Trump wants to make a deal with Turkey: he should not - analyst

In advance of Thursday’s scheduled meeting between U.S. Vice President Mike Pence and Turkish Prime Minister Binali Yıldırım, Brookings Institution fellow and former U.S. diplomat Amanda Sloat has written that the U.S. government should revert to a rights-based discourse.

“Unfortunately, the Trump administration has given the impression it does not care about the quality of Turkish democracy,” she said.

Sloat said the Trump administration appeared wishing to engage with Turkey in ways that overlook or bypass the fundamentals of U.S. law and diplomacy.

Sloat worried Turkish officials were being offered special treatment in return for favours in examples such as the extradition case of Fethullah Gülen, an exile preacher in Pennsylvania accused by Turkey of masterminding last year’s failed coup, and Reza Zarrab, a gold dealer with links to the Turkish government who is presently on trial for evading U.S. sanctions on Iran:

For example, Michael Flynn — who served as Trump’s first national security advisor — reportedly talked to Turkish officials during the campaign about transferring Gülen from the United States to Turkey, outside the legal process. Developments in the Zarrab case have also raised eyebrows. Trump fired Preet Bharara, the U.S. district attorney who indicted Zarrab. Then Zarrab hired Rudy Guiliani, an informal Trump advisor, as part of his defence team. And Zarrab’s lawyers said they were seeking a “diplomatic solution” to his case, with Guiliani holding meetings with Erdoğan and senior U.S. administration officials to discuss options.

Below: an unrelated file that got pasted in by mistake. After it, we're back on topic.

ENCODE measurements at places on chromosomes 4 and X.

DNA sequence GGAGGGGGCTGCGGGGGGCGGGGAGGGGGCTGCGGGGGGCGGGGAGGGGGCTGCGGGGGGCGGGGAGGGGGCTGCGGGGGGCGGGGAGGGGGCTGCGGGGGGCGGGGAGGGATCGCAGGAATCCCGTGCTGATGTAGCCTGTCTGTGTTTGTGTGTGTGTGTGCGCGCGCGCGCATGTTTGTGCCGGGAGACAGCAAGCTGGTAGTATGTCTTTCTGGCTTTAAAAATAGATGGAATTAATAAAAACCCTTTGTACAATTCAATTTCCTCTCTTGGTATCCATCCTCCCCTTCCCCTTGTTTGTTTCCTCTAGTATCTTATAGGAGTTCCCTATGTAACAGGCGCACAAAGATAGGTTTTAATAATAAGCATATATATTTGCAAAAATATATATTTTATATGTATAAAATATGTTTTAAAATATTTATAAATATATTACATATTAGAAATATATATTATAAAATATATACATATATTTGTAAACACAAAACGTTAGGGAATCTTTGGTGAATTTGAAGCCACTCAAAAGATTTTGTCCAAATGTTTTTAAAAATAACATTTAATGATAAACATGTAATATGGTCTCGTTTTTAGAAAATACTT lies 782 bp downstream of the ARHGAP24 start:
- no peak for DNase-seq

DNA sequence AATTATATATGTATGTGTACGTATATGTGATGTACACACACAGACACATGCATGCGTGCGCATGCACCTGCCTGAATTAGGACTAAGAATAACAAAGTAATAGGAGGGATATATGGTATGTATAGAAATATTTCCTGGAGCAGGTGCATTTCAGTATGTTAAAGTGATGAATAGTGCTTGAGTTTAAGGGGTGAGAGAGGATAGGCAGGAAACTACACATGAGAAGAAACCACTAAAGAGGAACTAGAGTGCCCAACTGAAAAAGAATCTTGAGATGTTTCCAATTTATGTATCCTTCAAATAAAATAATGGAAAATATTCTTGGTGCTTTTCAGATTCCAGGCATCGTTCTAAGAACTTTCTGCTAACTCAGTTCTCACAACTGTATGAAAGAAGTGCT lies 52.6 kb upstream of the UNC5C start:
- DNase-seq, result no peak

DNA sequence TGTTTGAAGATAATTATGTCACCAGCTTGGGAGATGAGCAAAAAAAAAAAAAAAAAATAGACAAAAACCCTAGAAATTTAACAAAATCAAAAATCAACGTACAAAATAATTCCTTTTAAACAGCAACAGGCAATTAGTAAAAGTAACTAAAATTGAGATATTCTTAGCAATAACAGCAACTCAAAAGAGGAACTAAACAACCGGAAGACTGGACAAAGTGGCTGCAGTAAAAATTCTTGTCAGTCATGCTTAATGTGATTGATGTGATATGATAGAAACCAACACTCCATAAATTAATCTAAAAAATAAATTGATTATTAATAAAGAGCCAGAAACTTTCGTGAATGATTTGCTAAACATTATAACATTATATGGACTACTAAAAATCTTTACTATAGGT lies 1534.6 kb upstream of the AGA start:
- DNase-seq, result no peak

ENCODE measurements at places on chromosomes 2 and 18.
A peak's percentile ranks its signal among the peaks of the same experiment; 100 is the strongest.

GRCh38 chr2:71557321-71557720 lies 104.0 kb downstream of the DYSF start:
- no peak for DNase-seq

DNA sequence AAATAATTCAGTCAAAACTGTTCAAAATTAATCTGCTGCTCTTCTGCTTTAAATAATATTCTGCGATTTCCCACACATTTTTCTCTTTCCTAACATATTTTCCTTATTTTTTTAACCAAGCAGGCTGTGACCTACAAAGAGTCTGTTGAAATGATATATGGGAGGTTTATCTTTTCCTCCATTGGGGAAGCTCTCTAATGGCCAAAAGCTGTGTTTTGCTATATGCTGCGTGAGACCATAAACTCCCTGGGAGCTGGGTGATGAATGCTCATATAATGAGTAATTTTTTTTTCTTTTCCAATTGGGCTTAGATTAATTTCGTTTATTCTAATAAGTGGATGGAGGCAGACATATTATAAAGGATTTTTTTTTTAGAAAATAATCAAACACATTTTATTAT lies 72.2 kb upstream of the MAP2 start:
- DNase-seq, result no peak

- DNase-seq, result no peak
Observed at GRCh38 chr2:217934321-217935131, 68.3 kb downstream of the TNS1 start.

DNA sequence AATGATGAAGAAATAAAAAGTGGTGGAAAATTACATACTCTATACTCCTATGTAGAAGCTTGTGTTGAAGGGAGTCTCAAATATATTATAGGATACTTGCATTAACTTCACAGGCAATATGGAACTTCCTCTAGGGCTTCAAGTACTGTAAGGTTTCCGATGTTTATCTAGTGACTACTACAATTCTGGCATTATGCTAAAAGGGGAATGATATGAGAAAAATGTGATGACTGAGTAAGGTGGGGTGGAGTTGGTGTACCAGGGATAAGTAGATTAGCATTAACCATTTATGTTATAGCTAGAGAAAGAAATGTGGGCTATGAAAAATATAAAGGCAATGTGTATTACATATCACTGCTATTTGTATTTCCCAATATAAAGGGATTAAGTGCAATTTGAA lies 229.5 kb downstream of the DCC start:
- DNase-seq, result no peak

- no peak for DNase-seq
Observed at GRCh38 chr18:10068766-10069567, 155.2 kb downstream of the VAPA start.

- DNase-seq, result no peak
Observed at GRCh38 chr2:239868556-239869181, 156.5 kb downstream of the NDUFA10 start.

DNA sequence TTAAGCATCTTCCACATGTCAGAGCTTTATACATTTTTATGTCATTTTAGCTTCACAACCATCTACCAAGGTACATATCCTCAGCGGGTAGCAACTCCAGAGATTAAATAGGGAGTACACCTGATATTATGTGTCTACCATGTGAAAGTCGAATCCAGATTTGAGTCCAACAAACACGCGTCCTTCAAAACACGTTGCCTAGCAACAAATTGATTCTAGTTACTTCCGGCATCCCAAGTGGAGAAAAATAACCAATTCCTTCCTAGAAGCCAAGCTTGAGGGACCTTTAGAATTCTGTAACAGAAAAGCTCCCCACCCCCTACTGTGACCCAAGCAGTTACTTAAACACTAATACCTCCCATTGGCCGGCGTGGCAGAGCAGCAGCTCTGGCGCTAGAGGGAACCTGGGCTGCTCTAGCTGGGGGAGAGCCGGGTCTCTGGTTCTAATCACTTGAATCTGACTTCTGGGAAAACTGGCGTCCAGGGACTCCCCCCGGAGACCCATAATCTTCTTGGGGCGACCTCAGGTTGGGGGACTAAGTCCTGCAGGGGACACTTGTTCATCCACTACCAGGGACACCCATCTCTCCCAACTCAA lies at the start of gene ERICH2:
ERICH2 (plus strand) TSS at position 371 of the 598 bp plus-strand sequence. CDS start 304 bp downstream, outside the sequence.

Erdoğan, she said, had even offered to exchange Gülen for an American pastor jailed in Turkey on terror charges.

There are limits to the “transactional relationship” with Turkey presently being posited by many analysts as the way forward, she said, and these limits should include undemocratic behaviour, undermining the law of the land, and human rights abuses:

Turkish political leaders should understand their undemocratic behaviour is problematic for a NATO ally, and Turkish civil society needs to know the U.S. supports their efforts to keep the country on a democratic trajectory.